At this stage, I haven’t mentioned anything about accomodation in Siena and the simple reason is that every time I visited I stayed out of town. I know that there are plenty of options for all budgets downtown Siena but I prefer to wake up in the morning and have a view of Tuscan countryside rather than a city view (even though Siena is a stunning city!). The options listed below were all around Euro 50/60 per night and they are all outside Siena. On 2 separate occasions we stayed at La Loggia Villa Glorialocated in Quercegrossa, a tiny hamlet less than 15 minutes drive from Siena downtown. They do offer both rooms and self catered studio/apartments. We chose the studio option since we wanted to keep an eye on the budget by cooking our meals and we were absolutely happy with it; it was quite old fashion with a relatively small kitchenette area and in need of an overall refresh but it served the purpose for a very good price. Their location just a few Km from Siena is perfect, the reception staff is very nice and helpful (book directly with them for a better rate) and they have a gorgeous swimming pool overlooking the olive trees that couldn’t be a more Tuscan picture. Having said this, they could do a lot more with the structure, improving some of the studios and prettying up the pool area but I suppose they would then charge a lot more money! If you are thinking about booking, ask for a studio in the 2 story stone building near the pool with outdoor space since some of their studios in the red building next to the main one are pretty horrible (I’ve tried them as well!).

An excellent option is Agriturismo Olivera, a self catered accomodation in Vagliagli. It’s a bit further out than La Loggia Villa Gloria and it will take you around 25 minutes to Siena but it was really good value: perfectly stocked kitchen, big bathroom, good size bedroom, outdoor seating area, lovely setting and the morning drive to Siena overlooking the hills was truly stunning. On top of that, Sandro the owner is a friendly young guy that works hard (he produces and sells his own wine) always up for a chat. If you don’t mind a bit of drive (no white road), it’s an excellent option. We chose to cook our own food during the evenings except one night that we tried the nearby restaurant Casa Lucia (a few minutes from the Agriturismo towards Siena) and it was delicious so if you don’t fancy cooking that’s dinner sorted!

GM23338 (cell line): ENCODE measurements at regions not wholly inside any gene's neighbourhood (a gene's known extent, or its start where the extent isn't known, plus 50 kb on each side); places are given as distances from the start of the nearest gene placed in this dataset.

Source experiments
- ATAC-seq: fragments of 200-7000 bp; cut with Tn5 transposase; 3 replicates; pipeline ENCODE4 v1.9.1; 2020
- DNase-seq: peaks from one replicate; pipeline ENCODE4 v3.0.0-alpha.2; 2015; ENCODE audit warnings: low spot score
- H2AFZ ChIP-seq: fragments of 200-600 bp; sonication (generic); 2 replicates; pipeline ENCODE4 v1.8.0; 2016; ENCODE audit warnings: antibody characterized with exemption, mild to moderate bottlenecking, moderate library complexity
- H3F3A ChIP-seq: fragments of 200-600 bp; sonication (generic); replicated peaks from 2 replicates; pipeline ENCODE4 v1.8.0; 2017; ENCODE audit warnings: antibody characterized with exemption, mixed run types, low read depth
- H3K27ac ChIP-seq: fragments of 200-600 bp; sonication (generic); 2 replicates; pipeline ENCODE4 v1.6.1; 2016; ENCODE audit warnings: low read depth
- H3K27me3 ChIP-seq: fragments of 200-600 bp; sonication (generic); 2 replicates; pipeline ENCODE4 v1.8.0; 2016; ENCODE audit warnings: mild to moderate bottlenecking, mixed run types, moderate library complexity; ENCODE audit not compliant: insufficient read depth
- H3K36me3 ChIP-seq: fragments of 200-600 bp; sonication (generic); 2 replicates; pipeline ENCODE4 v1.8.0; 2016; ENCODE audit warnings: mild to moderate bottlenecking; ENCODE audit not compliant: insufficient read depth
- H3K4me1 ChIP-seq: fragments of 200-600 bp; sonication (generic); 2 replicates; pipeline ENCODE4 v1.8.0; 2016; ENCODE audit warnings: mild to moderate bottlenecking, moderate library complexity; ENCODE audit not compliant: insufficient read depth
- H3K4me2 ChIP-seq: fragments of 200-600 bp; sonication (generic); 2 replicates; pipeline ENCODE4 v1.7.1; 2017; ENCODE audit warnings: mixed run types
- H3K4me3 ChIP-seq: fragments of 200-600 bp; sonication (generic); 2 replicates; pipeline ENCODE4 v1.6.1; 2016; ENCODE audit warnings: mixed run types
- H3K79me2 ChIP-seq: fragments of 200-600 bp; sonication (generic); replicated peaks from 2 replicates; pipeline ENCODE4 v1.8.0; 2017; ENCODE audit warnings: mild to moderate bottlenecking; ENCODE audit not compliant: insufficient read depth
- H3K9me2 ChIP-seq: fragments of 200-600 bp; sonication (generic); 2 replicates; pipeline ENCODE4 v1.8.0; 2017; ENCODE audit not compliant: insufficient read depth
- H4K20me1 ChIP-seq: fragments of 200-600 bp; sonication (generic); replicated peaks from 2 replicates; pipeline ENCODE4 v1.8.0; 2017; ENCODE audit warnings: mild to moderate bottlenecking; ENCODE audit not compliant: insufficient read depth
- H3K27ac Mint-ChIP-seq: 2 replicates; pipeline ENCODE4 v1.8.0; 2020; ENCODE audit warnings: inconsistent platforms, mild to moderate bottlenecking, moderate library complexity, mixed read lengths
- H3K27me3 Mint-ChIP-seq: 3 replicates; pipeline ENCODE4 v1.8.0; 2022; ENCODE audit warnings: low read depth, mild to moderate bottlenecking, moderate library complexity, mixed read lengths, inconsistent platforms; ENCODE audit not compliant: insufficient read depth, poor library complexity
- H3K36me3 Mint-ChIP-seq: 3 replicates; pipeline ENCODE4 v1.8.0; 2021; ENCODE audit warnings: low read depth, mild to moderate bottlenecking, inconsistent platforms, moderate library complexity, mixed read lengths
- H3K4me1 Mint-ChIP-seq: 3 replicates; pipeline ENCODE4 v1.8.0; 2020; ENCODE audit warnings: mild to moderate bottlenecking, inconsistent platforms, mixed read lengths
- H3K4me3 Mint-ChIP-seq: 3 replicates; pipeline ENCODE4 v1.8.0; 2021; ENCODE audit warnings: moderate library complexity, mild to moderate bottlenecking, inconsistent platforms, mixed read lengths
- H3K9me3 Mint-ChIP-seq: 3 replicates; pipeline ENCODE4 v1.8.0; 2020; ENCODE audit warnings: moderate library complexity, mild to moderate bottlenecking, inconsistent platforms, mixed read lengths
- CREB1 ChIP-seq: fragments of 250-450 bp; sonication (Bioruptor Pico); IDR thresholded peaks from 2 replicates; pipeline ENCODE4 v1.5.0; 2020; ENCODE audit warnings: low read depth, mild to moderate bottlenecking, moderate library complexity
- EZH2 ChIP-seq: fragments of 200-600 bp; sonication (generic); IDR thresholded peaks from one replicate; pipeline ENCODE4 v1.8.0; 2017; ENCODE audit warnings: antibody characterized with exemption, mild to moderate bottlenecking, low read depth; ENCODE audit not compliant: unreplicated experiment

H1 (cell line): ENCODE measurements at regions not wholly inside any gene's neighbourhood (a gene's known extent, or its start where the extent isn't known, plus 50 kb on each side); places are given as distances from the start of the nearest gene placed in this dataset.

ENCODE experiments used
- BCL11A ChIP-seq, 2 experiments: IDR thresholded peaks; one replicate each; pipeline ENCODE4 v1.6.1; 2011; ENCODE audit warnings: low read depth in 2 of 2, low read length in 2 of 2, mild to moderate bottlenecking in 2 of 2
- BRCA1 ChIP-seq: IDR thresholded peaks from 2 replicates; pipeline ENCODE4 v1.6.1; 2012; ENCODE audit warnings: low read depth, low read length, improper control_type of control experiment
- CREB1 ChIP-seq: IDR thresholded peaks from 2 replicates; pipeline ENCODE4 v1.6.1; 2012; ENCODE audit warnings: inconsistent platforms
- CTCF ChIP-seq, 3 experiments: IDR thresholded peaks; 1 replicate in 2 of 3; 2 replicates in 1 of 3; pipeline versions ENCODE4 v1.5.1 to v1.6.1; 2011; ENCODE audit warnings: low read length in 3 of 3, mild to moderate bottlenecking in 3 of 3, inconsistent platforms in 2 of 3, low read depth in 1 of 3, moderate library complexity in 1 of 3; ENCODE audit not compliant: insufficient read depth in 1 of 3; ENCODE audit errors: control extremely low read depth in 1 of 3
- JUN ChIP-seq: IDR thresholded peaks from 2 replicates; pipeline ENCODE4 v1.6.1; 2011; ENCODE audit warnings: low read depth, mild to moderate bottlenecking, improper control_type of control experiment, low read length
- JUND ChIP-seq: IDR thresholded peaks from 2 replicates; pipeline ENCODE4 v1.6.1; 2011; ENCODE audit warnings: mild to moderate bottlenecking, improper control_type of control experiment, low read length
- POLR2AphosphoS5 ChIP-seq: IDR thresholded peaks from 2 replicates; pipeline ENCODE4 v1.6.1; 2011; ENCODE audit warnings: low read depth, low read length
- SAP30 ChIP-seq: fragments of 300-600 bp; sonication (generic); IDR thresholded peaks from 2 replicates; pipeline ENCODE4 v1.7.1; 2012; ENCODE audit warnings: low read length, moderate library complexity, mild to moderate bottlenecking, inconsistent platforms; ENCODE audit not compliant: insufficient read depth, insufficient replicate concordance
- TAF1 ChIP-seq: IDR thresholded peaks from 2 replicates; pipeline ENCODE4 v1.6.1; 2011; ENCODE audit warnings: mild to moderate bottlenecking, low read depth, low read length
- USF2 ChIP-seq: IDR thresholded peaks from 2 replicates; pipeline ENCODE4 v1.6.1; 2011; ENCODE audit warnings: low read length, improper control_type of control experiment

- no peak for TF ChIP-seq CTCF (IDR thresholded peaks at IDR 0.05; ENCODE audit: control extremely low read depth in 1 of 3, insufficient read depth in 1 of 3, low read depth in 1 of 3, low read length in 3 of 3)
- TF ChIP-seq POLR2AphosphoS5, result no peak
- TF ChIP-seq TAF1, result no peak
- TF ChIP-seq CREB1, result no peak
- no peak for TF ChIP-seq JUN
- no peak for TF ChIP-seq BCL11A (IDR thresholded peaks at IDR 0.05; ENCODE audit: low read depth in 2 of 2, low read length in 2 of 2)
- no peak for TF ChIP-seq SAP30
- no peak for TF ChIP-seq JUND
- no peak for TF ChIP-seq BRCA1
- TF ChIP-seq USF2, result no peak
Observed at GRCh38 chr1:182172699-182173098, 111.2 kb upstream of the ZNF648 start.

Our last accomodation during our tour in Tuscany was at the Agriturismo Tenuta di Monaciano. It’s a massive estate made up of a main villa and different buildings (some quite apart from each others) that have being very nicely restored to accomodate several apartments on the hills near Siena (7 km). The views are absolutely superb and animals are abundant (driving back at night we saw plenty of roes, wild boards, hares etc) but be prepared for quite a long drive on a steep unpaved road (strada bianca, literally “white road”) not all in good condition (not ideal for very low setting cars). I suppose that’s the (small) price to pay if you want to stay in such an idyllic setting surrounded by colourful vineyards and olive trees.

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View from our bedroom, Tenuta di Monaciano
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Tenuta di Monaciano

On the positive side, the apartments here were probably the best that we found out of all the previous accomodations. Leaving the Tenuta and turning right at the end of the white road just before crossing the road that goes to Siena, there are a couple of restaurants; we tried La Piccarda: good size portion of yummy and reasonably priced food, excellent pizza and good house wine. We ate there on 3 occasions and it was always busy; it’s a good option if you don’t want to drive back downtown Siena for a bite to eat.

Where to stay? Not an easy choice with such a vast offer. If you are thinking about staying in a self catered accomodation out of town, take into account the following:

  • Strada bianca (unpaved road): agriturismo or self catered units are generally located in the countryside so don’t expect a perfectly flat paved road up to the door of your room. Unless you plan to hire a 4×4, always ask how long the unpaved road is and its condition. Take into account that if you plan to come and go several times a day it can be a nuisance if it’s particularly long and bumpy.
  • Heating: usually in self catered accomodation heating is not included. If you are visiting in cold months and looking to keep the apartment warm throughout the day, it can have a significant impact on your final bill (we always had it included but we had been told to calculate roughly Euro 1,50/2,00 per hour but it can be more). This is due to the fact that in general agriturismo are not connected to the mains therefore they rely exclusively on (expensive) liquid gas provision and sometimes in order to not lose money they have no other choice other than charge it back to the customer.
  • Apartment: if you are planning to stay a few days and do most of the cooking, before doing the food shopping check if the kitchen is already stocked since some basics might be provided (oil, vinegar, coffee, sugar etc). Giving the fact that Tuscany is generally blessed with nice weather in the warm season, I would always try to look for an apartment with an outdoor seating/eating area. You will spend a lot of time just eating and enjoying the wonderful views!
  • Restaurant: most agriturismo have a restaurant and do offer home made meals (in most cases prepared using their own produce) upon reservation. If your agriturismo has a restaurant and it’s open when you are visiting, it is an excellent option to try some local food in an informal atmosphere just outside your door.